However, the answer to today’s “Are You Smarter than a Fifth-Grader?” question clarifies the true nature of the desire that human beings have for God.

The reality is that all human beings have a natural desire for God.  The desire in our hearts for God does not come from any mere or passing conversation we might have with our friends, nor does this desire for God well up in our hearts principally from an inspiring book we’ve just read, or from a movie.  The desire that human beings can and do have for God is not like an emotion – it’s not a fleeting sensibility that some have and others don’t.  The desire for God is written into our very nature as human beings.  Every single person has it.

The Catechism of the Catholic Church has this to say: “The desire for God is written in the human heart, because man is created by God and for God; and God never ceases to draw man to himself. Only in God will he find the truth and happiness he never stops searching for”(CCC 27).

If we are honest with ourselves, we recognize that there is a hunger for the Truth deep in our hearts.  It is not just in some of us; it is deep in the heart of every human being.  It is our desire for the infinite, the perfect, and for Love itself.  We desire to experience the fullness to which we are called, but this fullness can only be fulfilled in God.

The Second Vatican Council said it this way: “The dignity of man rests above all on the fact that he is called to communion with God. This invitation to converse with God is addressed to man as soon as he comes into being. For if man exists it is because God has created him through love, and through love continues to hold him in existence. He cannot live fully according to truth unless he freely acknowledges that love and entrusts himself to his creator.” (Gaudium et Spes, no. 19)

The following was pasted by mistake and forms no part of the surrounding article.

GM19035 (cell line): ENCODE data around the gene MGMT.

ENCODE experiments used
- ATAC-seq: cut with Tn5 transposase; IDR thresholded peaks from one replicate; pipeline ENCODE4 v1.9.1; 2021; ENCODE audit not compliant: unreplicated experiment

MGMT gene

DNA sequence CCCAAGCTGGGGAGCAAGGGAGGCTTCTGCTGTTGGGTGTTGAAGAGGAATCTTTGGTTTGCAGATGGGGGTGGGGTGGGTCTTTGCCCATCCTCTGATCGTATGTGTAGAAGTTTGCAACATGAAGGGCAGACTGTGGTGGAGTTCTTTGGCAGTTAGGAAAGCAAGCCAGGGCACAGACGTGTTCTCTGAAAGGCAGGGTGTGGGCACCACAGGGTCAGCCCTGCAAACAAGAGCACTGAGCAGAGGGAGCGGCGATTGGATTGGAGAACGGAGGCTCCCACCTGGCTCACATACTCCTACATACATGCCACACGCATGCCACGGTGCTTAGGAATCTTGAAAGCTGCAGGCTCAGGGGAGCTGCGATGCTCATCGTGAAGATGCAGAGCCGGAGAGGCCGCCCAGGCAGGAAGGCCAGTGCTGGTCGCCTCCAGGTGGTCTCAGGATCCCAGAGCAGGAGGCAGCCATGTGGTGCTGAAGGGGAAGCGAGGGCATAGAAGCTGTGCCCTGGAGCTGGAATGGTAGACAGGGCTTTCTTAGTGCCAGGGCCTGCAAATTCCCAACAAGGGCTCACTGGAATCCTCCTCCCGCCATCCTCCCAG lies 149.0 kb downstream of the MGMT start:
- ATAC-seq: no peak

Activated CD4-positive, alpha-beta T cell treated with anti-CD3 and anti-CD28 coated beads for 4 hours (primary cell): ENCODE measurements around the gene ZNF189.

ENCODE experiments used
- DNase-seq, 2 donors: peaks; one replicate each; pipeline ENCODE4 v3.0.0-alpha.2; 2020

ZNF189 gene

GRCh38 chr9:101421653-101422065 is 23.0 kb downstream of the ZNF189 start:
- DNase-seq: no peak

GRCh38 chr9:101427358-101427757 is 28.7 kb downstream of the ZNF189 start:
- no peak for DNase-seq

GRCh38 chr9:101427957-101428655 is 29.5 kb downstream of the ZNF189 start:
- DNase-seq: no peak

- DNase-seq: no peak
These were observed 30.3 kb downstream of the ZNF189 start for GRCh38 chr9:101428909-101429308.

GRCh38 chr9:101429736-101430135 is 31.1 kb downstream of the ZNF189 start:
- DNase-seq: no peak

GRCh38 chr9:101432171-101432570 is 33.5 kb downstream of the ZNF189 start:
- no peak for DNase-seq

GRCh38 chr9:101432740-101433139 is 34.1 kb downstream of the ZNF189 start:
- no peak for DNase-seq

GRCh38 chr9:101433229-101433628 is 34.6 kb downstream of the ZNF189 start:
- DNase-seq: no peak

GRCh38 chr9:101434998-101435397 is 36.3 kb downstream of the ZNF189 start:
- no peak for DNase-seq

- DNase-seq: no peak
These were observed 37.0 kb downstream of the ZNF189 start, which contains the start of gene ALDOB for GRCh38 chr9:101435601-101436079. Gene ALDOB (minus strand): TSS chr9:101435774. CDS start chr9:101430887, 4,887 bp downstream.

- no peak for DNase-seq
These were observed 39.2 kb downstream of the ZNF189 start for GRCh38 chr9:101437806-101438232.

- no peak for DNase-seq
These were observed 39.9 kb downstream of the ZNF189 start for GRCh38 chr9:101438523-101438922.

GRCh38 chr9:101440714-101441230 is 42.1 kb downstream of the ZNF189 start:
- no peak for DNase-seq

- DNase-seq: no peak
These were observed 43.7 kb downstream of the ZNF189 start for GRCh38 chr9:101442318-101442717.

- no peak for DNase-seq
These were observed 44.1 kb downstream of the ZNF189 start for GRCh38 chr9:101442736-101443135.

Love allows us to reach from the confines of our own limitations and connects us to its very source, who is God Himself.

Saint Augustine said it best: “Our hearts are restless until they rest in Thee, O Lord.”

Join us on November 29th for our next “Are You Smarter than a Fifth-Grader?” post.

Please don’t forget to follow our questions on the Archdiocese of Washington Facebook page.

Image and Likeness

Are You Smarter than a Fifth-Grader?

Archdiocese of Washington: Year of Faith series

Written by:

Dominican Brothers of the Province of St. Joseph

Once, when I was a fifth-grader, a friend’s mother was giving me a ride home after his birthday party.  During that half hour ride home, I talked and joked with both of them.  When we finally arrived at my house, my dad was there it took less than a minute for her to light up and say,  “You are your father’s son!” It’s true; I am just like my father, who always has had a particular way of joking around with others.